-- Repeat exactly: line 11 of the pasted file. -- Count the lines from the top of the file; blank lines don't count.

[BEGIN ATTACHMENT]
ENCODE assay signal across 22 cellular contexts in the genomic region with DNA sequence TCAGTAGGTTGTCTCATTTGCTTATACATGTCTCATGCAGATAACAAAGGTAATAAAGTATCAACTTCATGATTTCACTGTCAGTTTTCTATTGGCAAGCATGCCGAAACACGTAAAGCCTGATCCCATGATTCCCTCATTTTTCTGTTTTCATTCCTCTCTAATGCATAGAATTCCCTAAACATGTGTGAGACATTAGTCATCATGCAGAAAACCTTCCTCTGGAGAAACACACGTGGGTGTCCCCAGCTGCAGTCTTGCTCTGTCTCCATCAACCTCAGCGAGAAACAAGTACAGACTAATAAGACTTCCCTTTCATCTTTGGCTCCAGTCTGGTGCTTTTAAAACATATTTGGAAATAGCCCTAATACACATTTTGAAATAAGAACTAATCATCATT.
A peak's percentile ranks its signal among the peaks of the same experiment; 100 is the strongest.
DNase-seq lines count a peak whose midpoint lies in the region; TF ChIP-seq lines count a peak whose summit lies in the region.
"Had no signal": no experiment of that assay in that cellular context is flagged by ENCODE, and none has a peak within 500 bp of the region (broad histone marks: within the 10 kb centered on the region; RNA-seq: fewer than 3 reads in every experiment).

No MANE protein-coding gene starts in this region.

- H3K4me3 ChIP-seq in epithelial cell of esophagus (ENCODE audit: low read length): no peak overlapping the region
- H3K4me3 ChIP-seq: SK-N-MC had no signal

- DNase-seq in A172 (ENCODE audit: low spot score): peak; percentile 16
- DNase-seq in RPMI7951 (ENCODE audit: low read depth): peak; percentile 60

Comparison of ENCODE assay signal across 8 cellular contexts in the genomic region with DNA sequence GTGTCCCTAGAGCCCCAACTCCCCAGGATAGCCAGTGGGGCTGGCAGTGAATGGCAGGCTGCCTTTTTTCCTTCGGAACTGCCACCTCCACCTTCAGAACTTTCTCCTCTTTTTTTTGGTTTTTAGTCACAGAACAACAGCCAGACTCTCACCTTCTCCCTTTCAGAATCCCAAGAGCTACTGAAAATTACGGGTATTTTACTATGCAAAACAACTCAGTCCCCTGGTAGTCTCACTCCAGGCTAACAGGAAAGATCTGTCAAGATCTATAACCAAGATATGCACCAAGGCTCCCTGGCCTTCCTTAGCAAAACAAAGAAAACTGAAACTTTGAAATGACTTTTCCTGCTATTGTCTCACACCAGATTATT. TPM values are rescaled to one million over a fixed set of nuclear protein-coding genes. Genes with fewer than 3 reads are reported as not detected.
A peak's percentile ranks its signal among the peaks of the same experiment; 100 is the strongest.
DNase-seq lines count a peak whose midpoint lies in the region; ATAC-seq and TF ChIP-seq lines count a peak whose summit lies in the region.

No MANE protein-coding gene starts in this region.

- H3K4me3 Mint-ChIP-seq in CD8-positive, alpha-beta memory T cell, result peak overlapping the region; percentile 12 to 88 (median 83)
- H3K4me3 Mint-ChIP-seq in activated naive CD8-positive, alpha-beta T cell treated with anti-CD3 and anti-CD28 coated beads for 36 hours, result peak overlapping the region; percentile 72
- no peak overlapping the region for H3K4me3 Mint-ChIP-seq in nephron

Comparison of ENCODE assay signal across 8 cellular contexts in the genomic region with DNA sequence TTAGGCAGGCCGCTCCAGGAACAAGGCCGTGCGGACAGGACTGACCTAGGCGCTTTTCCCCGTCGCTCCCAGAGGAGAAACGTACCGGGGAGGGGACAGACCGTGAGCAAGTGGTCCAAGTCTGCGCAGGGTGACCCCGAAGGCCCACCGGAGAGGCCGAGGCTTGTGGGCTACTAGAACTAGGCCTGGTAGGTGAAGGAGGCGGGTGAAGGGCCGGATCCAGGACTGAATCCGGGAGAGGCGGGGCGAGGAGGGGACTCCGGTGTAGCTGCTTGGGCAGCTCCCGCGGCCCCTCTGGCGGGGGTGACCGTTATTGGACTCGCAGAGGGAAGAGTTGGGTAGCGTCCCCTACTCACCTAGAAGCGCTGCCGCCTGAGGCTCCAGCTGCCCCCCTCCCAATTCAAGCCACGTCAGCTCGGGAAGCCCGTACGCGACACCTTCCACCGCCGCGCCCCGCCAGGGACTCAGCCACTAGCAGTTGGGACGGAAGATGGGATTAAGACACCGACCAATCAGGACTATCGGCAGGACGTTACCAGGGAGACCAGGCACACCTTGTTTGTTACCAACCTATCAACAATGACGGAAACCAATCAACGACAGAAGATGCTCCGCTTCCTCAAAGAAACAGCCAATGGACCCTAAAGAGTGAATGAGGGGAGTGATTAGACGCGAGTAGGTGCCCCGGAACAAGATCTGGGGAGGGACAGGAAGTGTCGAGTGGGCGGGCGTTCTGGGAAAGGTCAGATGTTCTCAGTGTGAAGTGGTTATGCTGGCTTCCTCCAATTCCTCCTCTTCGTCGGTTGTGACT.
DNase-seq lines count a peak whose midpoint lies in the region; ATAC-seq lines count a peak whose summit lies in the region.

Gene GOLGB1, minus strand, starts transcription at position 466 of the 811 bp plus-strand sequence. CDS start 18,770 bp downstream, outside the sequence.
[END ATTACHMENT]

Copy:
A peak's percentile ranks its signal among the peaks of the same experiment; 100 is the strongest.